I always thought that the first Methodist funeral I attended would be of a sweet old woman name Bethel, my denomination like all mainline denominations is made up of a lot of old people. I love old people; I always have so I have no problem with being in churches surrounded by people with gray hair. I did however have a problem when the first Methodist funeral I attended was for my friend Kim Kaiser who was nowhere near being old; she hadn't even gotten the chance to graduate from college yet.
For those of you who don’t know me, I wear my emotions like the latest fashion trend, if I am sad I will cry loudly and openly, I feel no guilt or shame in being a person that shows how I feel, but when I got the news last Saturday that my friend Kim was killed in a collision I had no idea how to process the information. I sent out a text to 3 of my closest friends (Ned, Ty, and Bubba). I specifically didn't tell my mother for fear she would give me some Calvinist comfort about how this is all a part of God’s masterplan rubbish. Obviously, predestination brings comfort to some people, but I’m a pupil of John Wesley, my God doesn’t plan on killing 20-somethings in car accidents to bring Himself glory. Of the three friends I texted only one replied, Ned, and Ned went on to give me the exact answer that I didn't want to hear about how God was going to turn this experience into something good. I love Ned, I respect Ned and acknowledge that he is so much smarter than I am it is embarrassing, but I think/know that he is wrong. I don’t think God planned for my friend to die in the seat of her car on the way to pick up her cousin Hailey from a youth retreat, I don’t believe that God planned for her to die before we could go and see “Man of Steel” together, I don’t believe that God wants Hailey to feel overwhelming guilt for Kim’s death, that’s not the God that I know, the God that loves me and speaks to me and tells that I am created in His image.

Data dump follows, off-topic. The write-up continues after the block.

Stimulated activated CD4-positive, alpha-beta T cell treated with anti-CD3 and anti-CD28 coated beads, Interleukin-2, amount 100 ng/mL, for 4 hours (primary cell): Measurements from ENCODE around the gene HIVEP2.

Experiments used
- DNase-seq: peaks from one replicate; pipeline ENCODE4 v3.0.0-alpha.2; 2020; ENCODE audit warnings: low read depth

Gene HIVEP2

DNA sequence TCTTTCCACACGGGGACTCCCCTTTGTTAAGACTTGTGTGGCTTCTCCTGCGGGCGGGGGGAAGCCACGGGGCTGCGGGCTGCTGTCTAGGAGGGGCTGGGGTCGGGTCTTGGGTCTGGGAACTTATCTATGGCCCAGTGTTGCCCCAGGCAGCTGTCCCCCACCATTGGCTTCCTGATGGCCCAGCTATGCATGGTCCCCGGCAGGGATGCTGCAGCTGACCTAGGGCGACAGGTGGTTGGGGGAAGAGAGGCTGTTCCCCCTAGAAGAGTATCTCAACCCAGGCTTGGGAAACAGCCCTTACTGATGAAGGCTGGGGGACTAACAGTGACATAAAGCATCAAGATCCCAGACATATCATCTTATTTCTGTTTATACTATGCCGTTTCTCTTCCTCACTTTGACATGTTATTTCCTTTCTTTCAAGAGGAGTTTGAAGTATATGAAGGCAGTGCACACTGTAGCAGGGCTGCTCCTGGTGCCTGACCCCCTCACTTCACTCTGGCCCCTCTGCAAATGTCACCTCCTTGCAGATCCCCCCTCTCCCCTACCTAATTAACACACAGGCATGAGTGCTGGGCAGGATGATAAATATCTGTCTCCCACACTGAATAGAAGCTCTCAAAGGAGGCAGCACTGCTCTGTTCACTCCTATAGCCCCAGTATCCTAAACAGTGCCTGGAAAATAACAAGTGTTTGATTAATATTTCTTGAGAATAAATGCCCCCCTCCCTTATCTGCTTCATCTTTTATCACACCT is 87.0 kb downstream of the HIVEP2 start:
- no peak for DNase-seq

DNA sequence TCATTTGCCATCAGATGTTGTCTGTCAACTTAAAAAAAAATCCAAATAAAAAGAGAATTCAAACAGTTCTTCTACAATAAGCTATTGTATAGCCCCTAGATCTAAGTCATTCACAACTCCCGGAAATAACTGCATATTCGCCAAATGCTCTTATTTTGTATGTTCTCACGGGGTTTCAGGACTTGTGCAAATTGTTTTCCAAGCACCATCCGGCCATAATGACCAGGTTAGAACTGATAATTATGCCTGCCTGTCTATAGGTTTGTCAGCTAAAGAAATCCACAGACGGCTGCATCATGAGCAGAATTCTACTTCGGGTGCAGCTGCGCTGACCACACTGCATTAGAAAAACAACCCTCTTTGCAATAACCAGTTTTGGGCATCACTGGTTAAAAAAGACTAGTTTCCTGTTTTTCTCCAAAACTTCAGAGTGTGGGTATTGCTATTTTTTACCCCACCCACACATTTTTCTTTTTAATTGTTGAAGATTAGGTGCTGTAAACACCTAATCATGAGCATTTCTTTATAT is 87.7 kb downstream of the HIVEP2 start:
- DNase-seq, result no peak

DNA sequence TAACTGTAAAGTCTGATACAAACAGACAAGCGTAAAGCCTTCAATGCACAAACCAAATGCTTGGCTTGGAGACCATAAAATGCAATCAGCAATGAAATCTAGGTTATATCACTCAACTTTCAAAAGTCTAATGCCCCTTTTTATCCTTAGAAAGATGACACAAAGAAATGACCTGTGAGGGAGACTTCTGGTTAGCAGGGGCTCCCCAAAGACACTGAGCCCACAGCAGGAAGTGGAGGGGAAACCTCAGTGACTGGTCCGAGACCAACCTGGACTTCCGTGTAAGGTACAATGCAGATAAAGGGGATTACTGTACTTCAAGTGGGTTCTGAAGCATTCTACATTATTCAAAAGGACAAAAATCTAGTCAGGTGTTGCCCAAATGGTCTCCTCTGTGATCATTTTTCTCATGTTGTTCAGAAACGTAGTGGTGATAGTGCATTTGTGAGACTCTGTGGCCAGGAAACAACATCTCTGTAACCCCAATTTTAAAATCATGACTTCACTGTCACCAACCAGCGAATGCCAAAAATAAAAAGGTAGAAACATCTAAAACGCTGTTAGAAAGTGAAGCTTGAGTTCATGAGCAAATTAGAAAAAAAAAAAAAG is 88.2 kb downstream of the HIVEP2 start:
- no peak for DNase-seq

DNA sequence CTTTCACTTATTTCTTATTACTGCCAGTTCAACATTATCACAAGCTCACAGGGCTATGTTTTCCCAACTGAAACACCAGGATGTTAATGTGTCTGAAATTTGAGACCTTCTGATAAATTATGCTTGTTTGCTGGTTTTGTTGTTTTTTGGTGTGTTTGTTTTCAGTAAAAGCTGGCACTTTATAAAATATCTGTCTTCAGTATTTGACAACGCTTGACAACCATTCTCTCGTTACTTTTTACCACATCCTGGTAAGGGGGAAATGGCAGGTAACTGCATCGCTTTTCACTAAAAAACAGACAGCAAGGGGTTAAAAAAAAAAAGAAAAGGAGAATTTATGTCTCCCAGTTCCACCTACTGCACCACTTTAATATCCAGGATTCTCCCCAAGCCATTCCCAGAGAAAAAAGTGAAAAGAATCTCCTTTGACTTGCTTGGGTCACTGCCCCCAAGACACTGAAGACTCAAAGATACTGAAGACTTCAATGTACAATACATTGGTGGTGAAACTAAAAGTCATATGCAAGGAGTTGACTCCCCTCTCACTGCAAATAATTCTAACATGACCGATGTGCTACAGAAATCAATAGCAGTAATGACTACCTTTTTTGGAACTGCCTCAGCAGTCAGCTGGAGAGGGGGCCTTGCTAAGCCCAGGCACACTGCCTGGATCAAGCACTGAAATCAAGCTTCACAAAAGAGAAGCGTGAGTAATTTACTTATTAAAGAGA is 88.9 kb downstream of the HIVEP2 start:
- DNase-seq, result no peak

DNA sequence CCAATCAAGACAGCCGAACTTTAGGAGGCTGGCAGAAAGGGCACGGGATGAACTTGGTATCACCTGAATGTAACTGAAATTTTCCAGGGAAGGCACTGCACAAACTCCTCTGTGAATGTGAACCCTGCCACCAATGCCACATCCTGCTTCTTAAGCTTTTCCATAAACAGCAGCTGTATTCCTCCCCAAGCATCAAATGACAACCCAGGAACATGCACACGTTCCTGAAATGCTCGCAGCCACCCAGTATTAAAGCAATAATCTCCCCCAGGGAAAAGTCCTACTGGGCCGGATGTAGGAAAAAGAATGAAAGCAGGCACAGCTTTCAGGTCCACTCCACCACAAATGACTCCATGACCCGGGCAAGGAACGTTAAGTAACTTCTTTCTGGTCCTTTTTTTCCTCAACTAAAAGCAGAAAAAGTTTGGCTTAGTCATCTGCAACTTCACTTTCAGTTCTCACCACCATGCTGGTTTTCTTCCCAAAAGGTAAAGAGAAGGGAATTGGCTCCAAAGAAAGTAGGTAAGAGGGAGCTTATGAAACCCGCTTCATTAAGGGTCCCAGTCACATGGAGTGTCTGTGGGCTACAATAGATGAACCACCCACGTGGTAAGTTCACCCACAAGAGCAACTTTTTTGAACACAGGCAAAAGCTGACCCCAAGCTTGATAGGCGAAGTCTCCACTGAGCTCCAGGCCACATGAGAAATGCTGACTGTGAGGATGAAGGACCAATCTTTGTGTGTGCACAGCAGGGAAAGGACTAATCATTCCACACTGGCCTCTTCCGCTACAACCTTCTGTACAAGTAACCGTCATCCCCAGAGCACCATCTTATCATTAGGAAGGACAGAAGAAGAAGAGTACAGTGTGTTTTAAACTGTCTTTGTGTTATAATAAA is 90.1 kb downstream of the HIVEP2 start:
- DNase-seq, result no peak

Fast-forward to the morning of Friday June 21st, I am in FUMC Denton acting as a greeter; I have yet to break-down emotionally. I directed traffic until I sat with my friends from the Denton Wesley then the slideshows start, and the tears come. I managed to stay relatively stable until her aunt and uncle came forward to tell family stories about her, and then my eyes became waterfalls. Then came Rev. Cammy Gaston and she gave a great sermon about hope, and resurrection, but what was really awesome was the prayer afterwards. The prayer basically told God everything I was thinking, it brought frustrations with the injustice of a 22-year-old dying in a car wreck, yet the trust in God being with us, our very present help in time of trouble. It was healing, and theologically sound, trusting in God yet not an easy answer like “God is in control”, it was what my spirit needed. After the service ended my friends from the Wesley and I wept like babies on one another, then went to the reception to tell stories about Kim to her family, because the family wanted to know how she had blessed us.
|Lisa Gungor & myself|